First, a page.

Expect a right raucous time when fun-loving Irish collective The Mary Wallopers bring their merry band of musicians to The Portland Arms next week.
Brothers Charles and Andrew Hendy and their friend Sean McKenna formed The Mary Wallopers as a three-piece ballad group travelling the length and breadth of Ireland performing. The now-expanded group’s early live shows exuded a raw energy and their first five-track EP – 2019’s A Mouthful of The Mary Wallopers – perfectly captured their sound and ethos.
Fast forward a few years and The Mary Wallopers now have a new album on the way – their self-titled debut – due for release digitally and on CD on October 28, a few days before they’re set to hit Cambridge.
“We recorded some demos the other day, but other than that we’re just getting ready for the tour,” says Andrew, speaking to the Cambridge Independent from Dundalk, where the band are based. Charles interjects: “We’re preparing [for the tour] by drinking lots of pints.”
Cod Liver Oil + The Orange Juice, released on September 29, is the second track taken from the album. The 11-track LP is the culmination of several years of the Wallopers touring all corners of Ireland, collecting traditional songs before dusting them down and reimagining them in their rehearsal space.
Cod Liver Oil + The Orange Juice, for example, is a Scottish song written by Ron Clark and Carl MacDougal and made popular by Hamish Imlach in the 1960s. A definite fan favourite, this ode to drunken revelry and its associated romantic pursuits showcases the Wallopers’ talent for picking a great tune and then making it their own.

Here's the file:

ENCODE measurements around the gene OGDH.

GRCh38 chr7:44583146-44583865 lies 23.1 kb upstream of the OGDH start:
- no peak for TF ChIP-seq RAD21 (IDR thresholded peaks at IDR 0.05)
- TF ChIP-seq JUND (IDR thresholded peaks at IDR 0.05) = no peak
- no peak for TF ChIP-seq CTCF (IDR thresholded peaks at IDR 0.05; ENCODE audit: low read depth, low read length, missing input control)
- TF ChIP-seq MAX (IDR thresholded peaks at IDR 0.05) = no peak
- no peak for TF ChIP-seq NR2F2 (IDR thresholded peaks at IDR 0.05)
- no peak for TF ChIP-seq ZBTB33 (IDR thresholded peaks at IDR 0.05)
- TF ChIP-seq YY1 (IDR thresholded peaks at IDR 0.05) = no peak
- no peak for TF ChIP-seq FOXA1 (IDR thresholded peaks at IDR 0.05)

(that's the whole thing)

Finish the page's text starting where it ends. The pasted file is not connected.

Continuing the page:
The song is certainly very catchy. “Oh, thanks very much,” says Charles, who notes of the album: “We recorded the first album in like 2017 and then we never bothered releasing it, and then we re-recorded it, I think, in 2020 so we’ve been sitting on it for a good while, during the lockdown.”
Charles and Andrew live together. “We’re two brothers, we do everything together – and I mean everything!” laughs Charles, “and we were able to do some recording during lockdown, and we were doing livestreams so that was good.”
He adds that a lot of the songs on the album are known by the fans, as the band have been playing them live for the last few years. “They’re kind of like our greatest hits, because people always come to the gigs and sing along with the songs.”
One certainly imagines that The Mary Wallopers create quite the party atmosphere when performing on stage. “Yeah, they can go wild,” confirms Charles, who says that the band are going to start recording their second album “very soon”.
“At the last gig there were people spitting on each other. We had a gig where a man actually had his feet on the ceiling, as opposed to on the floor…”
The Mary Wallopers toured the UK in February this year and have also played Glastonbury “a few times”. “In 2019, we did 159 gigs,” recalls Charles, “we were just constantly gigging, playing all the time, and this will be our most organised tour.”
“The Mary Wallopers invokes the raucous ghosts of the Dubliners and the Pogues to startling effect,” said The Guardian of the group. Which other acts have influenced Charles and Andrew and co? “Jinx Lennon, a songwriter and singer from Dundalk here,” replies Andrew, “the Pogues and the Dubliners obviously are huge influences…
“We listen to different music too; we grew up listening to a lot of the 80s dancehall from Jamaica, and also a lot of punk and hip hop – and country, and western. Hank Williams too…” On the popularity of country music in Ireland, Charles, who reveals he’s actually wearing a Garth Brooks T-shirt as we speak (despite not being a huge fan of the singer), adds: “Ever since the beginning of time, farmers liked line dancing.”
The Mary Wallopers will be appearing at The Portland Arms on Wednesday, November 2. Tickets are £11. For more information, visit theportlandarms.co.uk. For more on The Mary Wallopers, go to marywallopers.com.